The Chinese flower market isn't actually a tourist destination.  It is a real working market, with most of the vendor's booths selling wholesale to florists, hotels, temples, and businesses.  Some retail is done to households and others... some sales to incredibly poor people who sell the flowers on the streets.  Everybody's working hard, long hours here, trying to make a living.  Attempting to rise from the mud...

One of the first things that I noticed, was the veritable kaleidoscope of colors and the symphony of a hundred aromas that assaulted my senses... 
It was only after a brief moment that I noticed the workers... 
These men and women work all day long, stringing tiny flowers into huge arrangements, for very meager pay...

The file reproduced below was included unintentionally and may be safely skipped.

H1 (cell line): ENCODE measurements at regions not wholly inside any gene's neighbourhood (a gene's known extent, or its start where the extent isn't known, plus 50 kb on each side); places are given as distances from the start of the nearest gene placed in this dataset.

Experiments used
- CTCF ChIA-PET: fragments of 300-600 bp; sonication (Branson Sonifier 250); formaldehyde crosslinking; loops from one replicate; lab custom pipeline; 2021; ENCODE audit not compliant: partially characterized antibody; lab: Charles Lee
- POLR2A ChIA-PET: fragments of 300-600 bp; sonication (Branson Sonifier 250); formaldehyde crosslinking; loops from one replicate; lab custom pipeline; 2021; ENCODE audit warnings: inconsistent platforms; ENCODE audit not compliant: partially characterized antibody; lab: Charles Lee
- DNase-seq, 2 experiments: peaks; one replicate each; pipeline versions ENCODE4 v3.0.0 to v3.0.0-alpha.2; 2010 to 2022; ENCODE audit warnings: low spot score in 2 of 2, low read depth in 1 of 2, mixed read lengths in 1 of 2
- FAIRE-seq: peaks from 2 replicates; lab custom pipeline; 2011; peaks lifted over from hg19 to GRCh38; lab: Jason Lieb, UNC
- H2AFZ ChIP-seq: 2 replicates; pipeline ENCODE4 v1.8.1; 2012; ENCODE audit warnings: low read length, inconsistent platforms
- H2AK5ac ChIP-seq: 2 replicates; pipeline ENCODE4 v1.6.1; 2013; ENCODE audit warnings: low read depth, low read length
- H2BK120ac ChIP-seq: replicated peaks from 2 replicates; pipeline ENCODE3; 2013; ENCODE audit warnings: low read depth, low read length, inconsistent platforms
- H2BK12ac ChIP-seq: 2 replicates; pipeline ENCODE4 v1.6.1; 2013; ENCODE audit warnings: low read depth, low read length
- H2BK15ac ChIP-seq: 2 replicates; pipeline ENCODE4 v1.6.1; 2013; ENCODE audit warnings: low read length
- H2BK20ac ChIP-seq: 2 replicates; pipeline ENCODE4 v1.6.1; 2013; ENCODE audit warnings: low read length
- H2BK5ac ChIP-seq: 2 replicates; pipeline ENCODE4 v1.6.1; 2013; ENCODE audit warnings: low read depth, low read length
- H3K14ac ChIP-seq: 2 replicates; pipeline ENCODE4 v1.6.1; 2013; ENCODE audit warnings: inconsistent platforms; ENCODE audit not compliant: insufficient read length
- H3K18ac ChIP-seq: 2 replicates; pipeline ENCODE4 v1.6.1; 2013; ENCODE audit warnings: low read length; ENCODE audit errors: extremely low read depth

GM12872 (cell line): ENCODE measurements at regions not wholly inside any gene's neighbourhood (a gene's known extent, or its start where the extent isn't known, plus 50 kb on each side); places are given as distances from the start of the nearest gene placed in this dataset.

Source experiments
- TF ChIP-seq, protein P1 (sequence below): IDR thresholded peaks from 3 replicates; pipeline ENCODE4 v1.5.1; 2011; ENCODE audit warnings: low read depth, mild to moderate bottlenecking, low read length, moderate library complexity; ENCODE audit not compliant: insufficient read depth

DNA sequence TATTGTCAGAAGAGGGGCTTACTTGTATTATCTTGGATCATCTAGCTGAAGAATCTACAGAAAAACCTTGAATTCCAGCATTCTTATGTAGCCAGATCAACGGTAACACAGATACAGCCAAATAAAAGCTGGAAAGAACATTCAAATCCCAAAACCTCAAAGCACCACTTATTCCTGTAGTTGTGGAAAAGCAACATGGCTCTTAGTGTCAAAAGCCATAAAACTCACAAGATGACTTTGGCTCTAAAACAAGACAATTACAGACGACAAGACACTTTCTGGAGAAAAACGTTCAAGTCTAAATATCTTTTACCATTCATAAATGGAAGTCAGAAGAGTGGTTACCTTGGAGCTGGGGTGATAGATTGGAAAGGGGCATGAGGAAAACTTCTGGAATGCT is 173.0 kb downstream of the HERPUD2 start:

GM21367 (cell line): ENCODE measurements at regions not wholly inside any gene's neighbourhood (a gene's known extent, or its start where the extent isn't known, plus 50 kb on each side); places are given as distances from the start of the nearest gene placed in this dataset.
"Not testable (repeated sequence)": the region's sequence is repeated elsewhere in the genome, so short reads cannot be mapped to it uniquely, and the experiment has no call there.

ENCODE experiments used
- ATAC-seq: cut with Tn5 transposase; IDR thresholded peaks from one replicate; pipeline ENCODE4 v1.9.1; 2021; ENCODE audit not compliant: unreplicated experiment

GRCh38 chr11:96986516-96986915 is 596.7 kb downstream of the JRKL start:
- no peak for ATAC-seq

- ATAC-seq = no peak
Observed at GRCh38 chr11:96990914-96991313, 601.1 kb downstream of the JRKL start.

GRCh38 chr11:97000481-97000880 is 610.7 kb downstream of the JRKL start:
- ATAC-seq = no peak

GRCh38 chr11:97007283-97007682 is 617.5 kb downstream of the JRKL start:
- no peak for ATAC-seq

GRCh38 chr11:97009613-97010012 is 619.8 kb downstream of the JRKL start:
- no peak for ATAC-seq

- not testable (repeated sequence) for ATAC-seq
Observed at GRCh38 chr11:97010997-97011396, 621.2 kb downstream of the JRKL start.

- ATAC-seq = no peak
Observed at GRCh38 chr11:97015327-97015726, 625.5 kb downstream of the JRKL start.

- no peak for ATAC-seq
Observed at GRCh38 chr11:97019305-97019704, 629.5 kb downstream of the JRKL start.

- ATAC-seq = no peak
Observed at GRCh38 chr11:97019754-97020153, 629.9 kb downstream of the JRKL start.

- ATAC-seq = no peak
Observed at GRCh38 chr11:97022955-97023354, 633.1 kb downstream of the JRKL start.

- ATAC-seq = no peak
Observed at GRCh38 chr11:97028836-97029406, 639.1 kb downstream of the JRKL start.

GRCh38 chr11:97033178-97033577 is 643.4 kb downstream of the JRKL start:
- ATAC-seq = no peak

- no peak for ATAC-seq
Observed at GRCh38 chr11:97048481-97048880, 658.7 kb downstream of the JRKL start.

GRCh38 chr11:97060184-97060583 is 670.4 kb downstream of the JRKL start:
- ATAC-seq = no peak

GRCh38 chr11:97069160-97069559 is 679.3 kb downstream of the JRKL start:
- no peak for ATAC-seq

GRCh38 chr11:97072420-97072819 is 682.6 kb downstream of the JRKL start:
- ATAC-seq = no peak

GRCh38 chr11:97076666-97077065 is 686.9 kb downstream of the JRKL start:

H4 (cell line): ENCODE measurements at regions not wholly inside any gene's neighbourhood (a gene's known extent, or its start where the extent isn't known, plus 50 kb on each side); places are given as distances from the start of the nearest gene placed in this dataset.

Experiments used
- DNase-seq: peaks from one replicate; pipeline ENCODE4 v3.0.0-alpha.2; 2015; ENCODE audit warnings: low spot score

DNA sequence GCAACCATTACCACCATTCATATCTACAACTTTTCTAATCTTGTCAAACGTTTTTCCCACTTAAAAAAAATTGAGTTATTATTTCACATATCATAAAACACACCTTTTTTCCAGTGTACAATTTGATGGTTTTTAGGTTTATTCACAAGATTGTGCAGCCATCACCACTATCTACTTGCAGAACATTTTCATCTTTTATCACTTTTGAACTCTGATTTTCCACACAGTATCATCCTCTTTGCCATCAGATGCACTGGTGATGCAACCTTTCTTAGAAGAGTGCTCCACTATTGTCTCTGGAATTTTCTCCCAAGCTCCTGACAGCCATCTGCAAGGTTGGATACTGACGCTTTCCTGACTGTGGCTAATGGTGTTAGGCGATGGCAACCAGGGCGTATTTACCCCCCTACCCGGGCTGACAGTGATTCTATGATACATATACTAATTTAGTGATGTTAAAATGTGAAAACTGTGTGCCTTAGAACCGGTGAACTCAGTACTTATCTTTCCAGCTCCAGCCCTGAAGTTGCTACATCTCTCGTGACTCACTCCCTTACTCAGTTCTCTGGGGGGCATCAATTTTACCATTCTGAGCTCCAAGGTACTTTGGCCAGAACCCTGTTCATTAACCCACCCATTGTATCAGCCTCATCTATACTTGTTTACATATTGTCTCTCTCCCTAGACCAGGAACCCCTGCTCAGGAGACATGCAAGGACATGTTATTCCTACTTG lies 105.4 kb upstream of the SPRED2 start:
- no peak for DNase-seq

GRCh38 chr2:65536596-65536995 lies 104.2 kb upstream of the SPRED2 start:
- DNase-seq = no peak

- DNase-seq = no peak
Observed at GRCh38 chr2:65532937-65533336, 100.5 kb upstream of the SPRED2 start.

The majority of the flowers that they use are roses, jasmine (the white ones) and Marigolds.  

At work.  All day long.  Every day.
Every.  Single.  Day.

 In Southeast Asia, African Marigolds serve religious purposes. Especially in Buddhism, African Marigold flowers are used for the making of garlands. Garlands are placed upon statues of Buddha after praying. Marigold garlands are also given to those who are respected.

Some of these long garlands may even end up on the bows of the longtail boats plying the Chao Phya River.  It's good luck, ya know?  Boat never leak.

In my element...
Winnie takes a picture of Tim taking a picture.

Soft, thick, marigold garlands for your long-tailed boat?  For your Buddha statue?  For your Spirit House?
How could you not have good luck bestowed upon you?